Taking advantage of an off-day during the World Series, the Minnesota Twins appointed the major leagues’ first millennial manager. Rocco Baldelli, who was born in September 1981, becomes the first manager born in the 1980s.
Baldelli, who was Tampa Bay’s field coordinator, was the third manager hired this week, following David Bell (Cincinnati) and Brad Ausmus (Los Angeles Angels).
Later in the day, word came that the Toronto Blue Jays had decided to hire 55-year-old Charlie Montoya, the Rays’ bench coach, as their manager.
The Orioles haven’t yet decided who will head their baseball operations. It’s expected they’ll make an announcement soon after the World Series ends, which could be as early as Saturday if the Boston Red Sox continue their domination of the Los Angeles Dodgers.
Free-agency begins after the World Series, and while Director of Player Development Brian Graham is filling in as acting general manager, a new hierarchy isn’t far away.
Assuming the Orioles hire someone shortly after the World Series, it could take until nearly Thanksgiving before a manager is named. Last year, the New York Yankees fired Joe Girardi on Oct. 26 and didn’t hire Aaron Boone until early December.
Since the end of last season, six name managers, Girardi, Dusty Baker (Washington), John Farrell (Boston), Mike Matheny (St. Louis), Mike Scioscia (Angels) and Showalter have been let go. None has found another managing job.
Baldelli, Bell and Montoya are first-time managers while Ausmus, who was let go last season after four years with Detroit, is getting a second chance. While Girardi and Farrell apparently have interviewed for jobs and Matheny was linked with Toronto, teams have seemed to opt for younger, lower-profile and more inexpensive managers.
The next Orioles manager is assuredly going to be paid far less than the $3.5 million Showalter was reportedly paid in 2018. He might make less than the $1 million Mike Hargrove earned when he began a four-year stint with the team in 2000.
Everyone wants to know who it will be, but there won’t be any clues until we find out who’s doing the hiring. The Orioles are the only team looking for a manager and GM.
The New York Mets and San Francisco Giants have managers, and are looking for general managers. The Giants’ skipper, Bruce Bochy, has three World Series rings and is the longest tenured manager in the game.
Having an opportunity to basically create your own organization might makes the Orioles’ job more appealing than others in the majors.
But what kind of a manager is likely to be interviewed? Girardi, who interviewed in Cincinnati and Texas, removed himself from consideration from those jobs. His last contract with the Yankees was for four years and $16 million.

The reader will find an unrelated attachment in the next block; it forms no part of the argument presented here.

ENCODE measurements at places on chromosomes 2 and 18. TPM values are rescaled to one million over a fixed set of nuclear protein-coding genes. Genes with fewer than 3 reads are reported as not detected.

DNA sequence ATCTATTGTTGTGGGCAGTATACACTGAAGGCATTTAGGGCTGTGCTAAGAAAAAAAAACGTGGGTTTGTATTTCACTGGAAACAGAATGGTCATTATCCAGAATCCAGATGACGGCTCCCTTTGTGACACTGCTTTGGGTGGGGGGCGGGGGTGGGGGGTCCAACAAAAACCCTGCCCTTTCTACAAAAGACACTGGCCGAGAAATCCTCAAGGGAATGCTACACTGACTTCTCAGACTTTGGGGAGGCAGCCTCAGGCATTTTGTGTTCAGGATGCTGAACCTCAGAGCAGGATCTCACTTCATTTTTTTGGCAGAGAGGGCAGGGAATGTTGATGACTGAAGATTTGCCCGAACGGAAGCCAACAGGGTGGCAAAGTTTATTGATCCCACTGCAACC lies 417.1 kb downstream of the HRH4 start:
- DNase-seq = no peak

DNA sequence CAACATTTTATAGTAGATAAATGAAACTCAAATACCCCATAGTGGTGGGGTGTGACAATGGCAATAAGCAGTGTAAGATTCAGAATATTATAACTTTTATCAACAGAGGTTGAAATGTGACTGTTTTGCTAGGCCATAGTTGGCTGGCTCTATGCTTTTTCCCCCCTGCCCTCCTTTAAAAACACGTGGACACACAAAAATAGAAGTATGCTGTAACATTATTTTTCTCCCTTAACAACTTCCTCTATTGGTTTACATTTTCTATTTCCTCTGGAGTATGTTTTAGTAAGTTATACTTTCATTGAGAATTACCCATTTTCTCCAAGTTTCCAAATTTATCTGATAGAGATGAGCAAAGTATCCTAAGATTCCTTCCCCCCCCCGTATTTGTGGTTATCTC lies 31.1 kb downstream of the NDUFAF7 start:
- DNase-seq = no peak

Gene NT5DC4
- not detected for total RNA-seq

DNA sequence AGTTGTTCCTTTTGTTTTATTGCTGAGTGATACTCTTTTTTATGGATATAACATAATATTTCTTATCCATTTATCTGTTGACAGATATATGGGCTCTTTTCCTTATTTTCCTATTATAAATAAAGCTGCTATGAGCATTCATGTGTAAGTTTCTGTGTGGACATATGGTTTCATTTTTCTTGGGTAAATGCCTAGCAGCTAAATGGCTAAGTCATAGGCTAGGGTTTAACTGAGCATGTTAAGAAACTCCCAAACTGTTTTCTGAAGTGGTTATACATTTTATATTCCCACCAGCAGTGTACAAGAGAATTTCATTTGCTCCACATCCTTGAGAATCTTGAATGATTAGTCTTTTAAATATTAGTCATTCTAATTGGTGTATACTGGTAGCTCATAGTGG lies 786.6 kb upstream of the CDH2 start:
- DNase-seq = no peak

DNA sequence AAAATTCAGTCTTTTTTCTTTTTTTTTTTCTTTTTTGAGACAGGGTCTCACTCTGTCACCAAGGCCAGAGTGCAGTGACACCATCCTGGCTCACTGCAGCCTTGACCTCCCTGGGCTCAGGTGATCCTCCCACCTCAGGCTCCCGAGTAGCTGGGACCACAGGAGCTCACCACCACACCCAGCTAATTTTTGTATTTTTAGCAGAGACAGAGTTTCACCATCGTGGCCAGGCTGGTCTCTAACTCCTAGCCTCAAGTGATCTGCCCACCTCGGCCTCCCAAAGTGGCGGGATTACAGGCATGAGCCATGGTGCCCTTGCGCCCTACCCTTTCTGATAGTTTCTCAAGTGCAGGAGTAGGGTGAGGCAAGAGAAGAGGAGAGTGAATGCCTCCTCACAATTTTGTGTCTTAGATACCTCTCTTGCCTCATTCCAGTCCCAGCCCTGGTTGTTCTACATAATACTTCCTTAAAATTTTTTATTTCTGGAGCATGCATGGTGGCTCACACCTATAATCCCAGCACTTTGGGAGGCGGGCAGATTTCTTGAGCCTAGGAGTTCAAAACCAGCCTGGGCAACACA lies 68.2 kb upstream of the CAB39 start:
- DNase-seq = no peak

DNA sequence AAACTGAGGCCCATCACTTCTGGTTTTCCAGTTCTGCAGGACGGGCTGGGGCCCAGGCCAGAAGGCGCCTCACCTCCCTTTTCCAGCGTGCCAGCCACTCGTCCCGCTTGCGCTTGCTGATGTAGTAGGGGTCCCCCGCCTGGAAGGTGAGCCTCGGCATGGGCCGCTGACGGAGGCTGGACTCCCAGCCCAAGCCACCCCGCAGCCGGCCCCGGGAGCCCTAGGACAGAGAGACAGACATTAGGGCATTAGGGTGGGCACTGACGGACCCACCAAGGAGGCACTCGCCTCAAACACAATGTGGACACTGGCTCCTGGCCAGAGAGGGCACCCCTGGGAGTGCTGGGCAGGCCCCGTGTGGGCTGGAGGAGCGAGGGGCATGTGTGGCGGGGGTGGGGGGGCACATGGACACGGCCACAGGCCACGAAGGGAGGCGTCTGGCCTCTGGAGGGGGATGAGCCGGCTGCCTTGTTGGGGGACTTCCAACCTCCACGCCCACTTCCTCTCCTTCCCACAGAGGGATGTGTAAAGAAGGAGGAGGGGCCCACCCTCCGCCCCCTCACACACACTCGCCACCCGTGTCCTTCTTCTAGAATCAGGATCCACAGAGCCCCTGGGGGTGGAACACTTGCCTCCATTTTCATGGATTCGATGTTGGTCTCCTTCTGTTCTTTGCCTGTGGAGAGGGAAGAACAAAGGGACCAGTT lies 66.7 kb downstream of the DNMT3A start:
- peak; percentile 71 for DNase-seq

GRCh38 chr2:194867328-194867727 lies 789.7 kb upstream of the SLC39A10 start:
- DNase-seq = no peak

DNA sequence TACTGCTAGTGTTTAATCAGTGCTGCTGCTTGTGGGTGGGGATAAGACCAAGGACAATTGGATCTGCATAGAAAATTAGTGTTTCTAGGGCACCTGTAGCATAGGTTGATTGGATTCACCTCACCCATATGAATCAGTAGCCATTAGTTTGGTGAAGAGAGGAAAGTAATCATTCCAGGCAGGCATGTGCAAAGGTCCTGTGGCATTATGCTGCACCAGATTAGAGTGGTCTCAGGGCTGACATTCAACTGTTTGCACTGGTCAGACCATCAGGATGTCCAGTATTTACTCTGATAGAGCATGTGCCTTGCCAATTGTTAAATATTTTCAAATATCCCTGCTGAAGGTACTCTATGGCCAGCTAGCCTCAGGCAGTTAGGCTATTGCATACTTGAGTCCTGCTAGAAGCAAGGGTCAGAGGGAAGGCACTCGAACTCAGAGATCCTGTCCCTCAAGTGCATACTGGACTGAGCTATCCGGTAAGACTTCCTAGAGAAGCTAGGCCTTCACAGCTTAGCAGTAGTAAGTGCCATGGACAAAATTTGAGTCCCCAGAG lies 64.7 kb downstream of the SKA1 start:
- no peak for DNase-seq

The rebuilding Orioles aren’t going to pay that much for a manager, and Girardi presumably will stay at MLB Network.
Mark DeRosa, who’s been a popular name floated, also was said to have taken himself out of the running in Texas for a return to MLB Network. However, that might mean he just wasn’t interested in that job.
Another popular recent player-turned-broadcaster, David Ross, has reportedly said he’s opted to stay at ESPN.
The names reportedly in play in Texas aren’t high-profile ones.
Some of those under consideration for the Rangers’ job include Don Wakamatsu, who finished the season as Texas’ interim manager and formerly managed Seattle; Cubs bench coach Brandon Hyde; Eric Chavez, who was a Triple-A manager in the Angels’ organization this season; Phillies coach Dusty Wathan; Houston bench coach Joe Espada; Cardinals Triple-A manager Stubby Clapp; and Rangers assistant GM Jayce Tingler.
Toronto sifted through more than a dozen candidates to replace John Gibbons.
If the Orioles have a list as long as the Blue Jays, their exploratory process might take several weeks.
Baldelli had also interviewed with Texas and Toronto, and is what passes for a hot candidate this time around.
The Texas list doesn’t include the usual suspects, and the Orioles list might not, either.
The Mets’ GM search includes agent Brodie Van Wagenen, who represents two prominent players on the team, Yoenis Cespedes and Jacob deGrom, as well as the Nationals’ Ryan Zimmerman.
Could it be possible that the Orioles will have out-of-the-box candidates for their top jobs?
Orioles sign four international free agents
After missing out on Cuban outfielders Victor Victor Mesa, his brother Victor and pitcher Sandy Gaston, the Orioles signed four international prospects.
Outfielders Kevin Infante, an 18-year-old from Cuba; Angel Gomez, a 17-year-old from Venezuela; shortstop Gilbert Machado, also a 17-year-old from Venezuela; and right-hander Kelvin Larcoche, a 19-year-old from the Dominican Republic, were added.
Infante was signed for a bonus of $175,000, according to an industry source.
Graham, the interim GM, said in a statement:
“Infante is a right-handed-hitting corner outfielder who also possesses the skill set to play second base. He’s a plus runner with a good offensive approach, and we believe that he will develop to be a productive hitter. Gomez is a well-rounded, right-handed hitting outfielder who can run, throw, and play all three outfield positions. LaRoche is a durable, right-handed pitcher, whose consistent delivery allows him to throw strikes. Machado is a natural shortstop with plus defensive skills and athleticism. We look forward to having our player development staff work with all four players to further enhance their skills.”
Free-agency beckons for Alvarez
Pedro Alvarez, who had signed one-year contracts with the Orioles in each of the past three springs, is apparently not signing a fourth one. The 31-year-old Alvarez has again filed for free-agency.
After beginning the season with the Orioles, Alvarez was outrighted to Triple-A Norfolk in June. He hit .180 with eight home runs and 18 RBIs in 49 games with the Orioles. In 43 games with Norfolk, Alvarez hit .285 with eight homers and 32 RBIs.